New Breast Cancer Drugs Top Tamoxifen

Patients on Aromatase Inhibitors Live Longer, Study Shows

From the WebMD Archives

Sept. 20, 2006 -- For more than two decades, tamoxifen has been the estrogen-targeting drug of choice for treating breast cancer. But evidence is mounting that newer drugs help patients with advanced disease live longer.

An analysis of 23 studies comparing the newer therapies, known as aromatase inhibitors, with standard hormonal treatments, suggests a clear survival advantage for women taking the newer drugs. Aromatase inhibitors work by lowering the amount of estrogen in the body.

From the pooled analysis, the researchers estimate that an advanced breastcancercancer patient normally expected to live 2.5 years would get, on average, an additional four months of life by taking a third-generation (the newest) aromatase inhibitor instead of tamoxifen.

For a patient with an expected 10-month survival, there would be about a one-month increase.

Advanced cancer was defined as either cancer that has spread outside the breast area, recurrent breast cancer, or cancer in the breast area that is inoperable.

"I would say that the evidence is fairly convincing that the third-generation aromatase inhibitors can improve survival in patients with advanced disease," John P.A. Ioannidis, MD, co-author of the analysis, tells WebMD.

Aromatase Inhibitors Widely Used

Aromatase inhibitors are now widely used in the U.S. to treat both early stage and advanced hormone-receptor-positive breast cancers -- cancers that use estrogen to grow -- in postmenopausal women.

However, a clear survival advantage for this treatment over tamoxifen has not been proven.

In an effort to better understand the effectiveness of aromatase inhibitors in patients with advanced disease, Ioannidis and colleagues analyzed studies that compared the newer drugs head to head with tamoxifen.

The pooled studies included 4,559 patients treated with aromatase inhibitors and 3,945 patients treated with tamoxifen or other standard hormone therapies.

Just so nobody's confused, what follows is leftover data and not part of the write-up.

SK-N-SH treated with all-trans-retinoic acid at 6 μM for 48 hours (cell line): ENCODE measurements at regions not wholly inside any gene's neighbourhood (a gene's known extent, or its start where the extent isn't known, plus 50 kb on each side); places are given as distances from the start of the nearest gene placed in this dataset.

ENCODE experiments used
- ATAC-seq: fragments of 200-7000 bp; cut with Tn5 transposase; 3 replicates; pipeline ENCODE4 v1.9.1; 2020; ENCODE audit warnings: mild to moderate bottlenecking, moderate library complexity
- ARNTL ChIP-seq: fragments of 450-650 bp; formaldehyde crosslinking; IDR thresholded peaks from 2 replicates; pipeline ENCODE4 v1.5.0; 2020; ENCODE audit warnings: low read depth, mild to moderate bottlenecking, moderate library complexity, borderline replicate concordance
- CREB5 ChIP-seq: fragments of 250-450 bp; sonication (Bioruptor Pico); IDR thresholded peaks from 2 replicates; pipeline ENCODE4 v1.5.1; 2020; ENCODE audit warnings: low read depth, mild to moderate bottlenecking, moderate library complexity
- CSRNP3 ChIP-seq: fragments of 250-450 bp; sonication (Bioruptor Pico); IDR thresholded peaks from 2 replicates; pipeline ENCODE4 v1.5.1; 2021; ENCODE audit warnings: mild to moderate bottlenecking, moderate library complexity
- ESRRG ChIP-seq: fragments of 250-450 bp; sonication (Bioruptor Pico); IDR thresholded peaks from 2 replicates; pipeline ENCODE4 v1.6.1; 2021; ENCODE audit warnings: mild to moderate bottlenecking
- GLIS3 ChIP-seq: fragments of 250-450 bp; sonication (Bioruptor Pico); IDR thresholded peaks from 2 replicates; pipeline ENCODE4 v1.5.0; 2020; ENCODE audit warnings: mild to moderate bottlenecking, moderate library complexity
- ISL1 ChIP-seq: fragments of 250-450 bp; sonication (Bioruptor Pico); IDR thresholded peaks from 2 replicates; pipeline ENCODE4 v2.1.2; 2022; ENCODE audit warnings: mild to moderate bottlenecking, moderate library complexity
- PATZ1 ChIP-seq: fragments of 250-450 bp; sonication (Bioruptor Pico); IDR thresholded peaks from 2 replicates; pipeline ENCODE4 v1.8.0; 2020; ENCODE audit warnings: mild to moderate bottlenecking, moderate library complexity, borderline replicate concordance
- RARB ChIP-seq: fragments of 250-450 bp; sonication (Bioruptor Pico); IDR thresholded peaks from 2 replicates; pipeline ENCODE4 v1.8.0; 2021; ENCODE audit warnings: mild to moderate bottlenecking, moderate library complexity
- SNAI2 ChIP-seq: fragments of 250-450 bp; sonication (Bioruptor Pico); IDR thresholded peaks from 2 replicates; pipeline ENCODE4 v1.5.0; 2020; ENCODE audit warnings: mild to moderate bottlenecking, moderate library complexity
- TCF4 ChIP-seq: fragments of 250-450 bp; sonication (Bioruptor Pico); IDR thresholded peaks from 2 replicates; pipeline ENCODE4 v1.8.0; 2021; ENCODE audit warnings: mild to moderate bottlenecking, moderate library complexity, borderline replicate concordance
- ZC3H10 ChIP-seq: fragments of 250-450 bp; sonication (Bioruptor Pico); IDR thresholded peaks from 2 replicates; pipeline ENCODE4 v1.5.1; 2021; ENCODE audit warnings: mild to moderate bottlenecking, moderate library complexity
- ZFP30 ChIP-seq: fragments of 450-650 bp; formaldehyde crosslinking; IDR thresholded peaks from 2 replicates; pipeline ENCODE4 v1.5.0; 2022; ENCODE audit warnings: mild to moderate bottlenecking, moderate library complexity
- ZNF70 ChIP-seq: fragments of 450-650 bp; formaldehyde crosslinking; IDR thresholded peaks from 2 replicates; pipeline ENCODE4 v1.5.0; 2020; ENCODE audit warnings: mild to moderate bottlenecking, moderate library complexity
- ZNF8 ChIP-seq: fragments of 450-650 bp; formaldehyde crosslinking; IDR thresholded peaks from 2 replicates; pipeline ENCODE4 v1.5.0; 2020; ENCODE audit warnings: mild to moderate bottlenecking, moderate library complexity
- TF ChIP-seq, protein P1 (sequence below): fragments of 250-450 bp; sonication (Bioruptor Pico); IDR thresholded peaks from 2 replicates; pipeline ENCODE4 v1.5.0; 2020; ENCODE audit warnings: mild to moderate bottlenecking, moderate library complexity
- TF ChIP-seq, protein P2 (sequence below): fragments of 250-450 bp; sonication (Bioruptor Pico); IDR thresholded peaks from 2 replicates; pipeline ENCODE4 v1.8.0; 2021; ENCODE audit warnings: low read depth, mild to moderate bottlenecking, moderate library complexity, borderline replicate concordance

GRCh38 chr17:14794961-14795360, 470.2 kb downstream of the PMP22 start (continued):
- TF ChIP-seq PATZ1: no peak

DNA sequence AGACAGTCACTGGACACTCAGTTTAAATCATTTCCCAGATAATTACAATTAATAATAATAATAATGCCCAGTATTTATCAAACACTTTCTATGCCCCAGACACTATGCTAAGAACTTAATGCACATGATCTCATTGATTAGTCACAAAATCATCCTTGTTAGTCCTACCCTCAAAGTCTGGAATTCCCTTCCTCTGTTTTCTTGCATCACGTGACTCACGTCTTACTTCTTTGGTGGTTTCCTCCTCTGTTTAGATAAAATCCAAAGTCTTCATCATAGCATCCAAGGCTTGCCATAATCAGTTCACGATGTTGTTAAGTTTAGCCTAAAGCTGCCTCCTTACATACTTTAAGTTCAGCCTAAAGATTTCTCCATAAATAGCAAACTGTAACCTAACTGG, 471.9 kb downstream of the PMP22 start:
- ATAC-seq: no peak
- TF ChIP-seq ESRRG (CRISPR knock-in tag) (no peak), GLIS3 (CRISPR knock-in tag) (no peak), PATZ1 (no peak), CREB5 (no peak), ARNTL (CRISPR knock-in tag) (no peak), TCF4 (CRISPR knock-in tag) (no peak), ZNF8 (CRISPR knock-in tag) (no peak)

The researchers found no survival advantage for patients taking the earliest aromatase inhibitors over tamoxifen.

But a survival advantage was seen in patients taking the third-generation of the drugs, such as Arimidex, Aromasin, Femara, and Rivizor.

The researchers concluded that these drugs should be considered the accepted initial treatment for patients with advanced breast cancer.

Their findings are published in the Sept. 20 issue of the Journal of the National Cancer Institute.


Tamoxifen Still Needed

Daniel Hayes, MD, who directs the breast cancer program at the University of Michigan Comprehensive Cancer Center, says the evidence has long pointed to a modest survival benefit for advanced breast cancer patients taking aromatase inhibitors.

He adds that there is increasingly strong evidence the newer drugs are also more effective than tamoxifen in patients with less advanced disease.

But that doesn't mean tamoxifen no longer has a place in breast cancer treatment, he tells WebMD.

Individual patients may still respond better to tamoxifen or they may experience fewer side effects on the older hormone therapies, he says. And it may be that patients whose cancers progress while they are taking aromatase inhibitors can benefit from switching to tamoxifen.

"These are all unanswered questions at this point," Hayes says. "We may be able to individualize treatment with these two drugs in the future."

Eric Winer, MD, who directs the Breast Oncology Center at Boston's Dana-Farber Cancer Institute, agrees.

"Ultimately, the hope is that we will be able to identify tumor or patient characteristics that can guide us in the choice of treatment," he tells WebMD. "It may be that some patients will benefit most from treatment with an aromatase inhibitor immediately, while another will do better with a few years of tamoxifen, followed by an aromatase inhibitor."

The American Society of Clinical Oncology now recommends the use of aromatase inhibitors for the treatment of hormone-receptor-positive tumors in postmenopausal women, either as first-line or second-line treatment. Winer chaired the ASCO panel which made the recommendation.

"These drugs are clearly beneficial, but the jury is still very much out on whether patients should start with these drugs and take them for five years, or whether taking tamoxifen for a few years followed by an aromatase inhibitor may be beneficial."

WebMD Health News Reviewed by Louise Chang, MD on September 20, 2006


SOURCES: Mauri, D. Journal of the National Cancer Institute, Sept. 20, 2006; vol 98: pp 1285-1291. John P. A. Ioannidis, MD, University of Ioannina School of Medicine, Ioannina, Greece. Eric Winer, MD, director, Brest Oncology Center, Dana-Farber Cancer Institute, Boston, Mass. Daniel F. Hayes, MD, Breast Oncology Program, University of Michigan Comprehensive Cancer Center, Ann Arbor, Mich.
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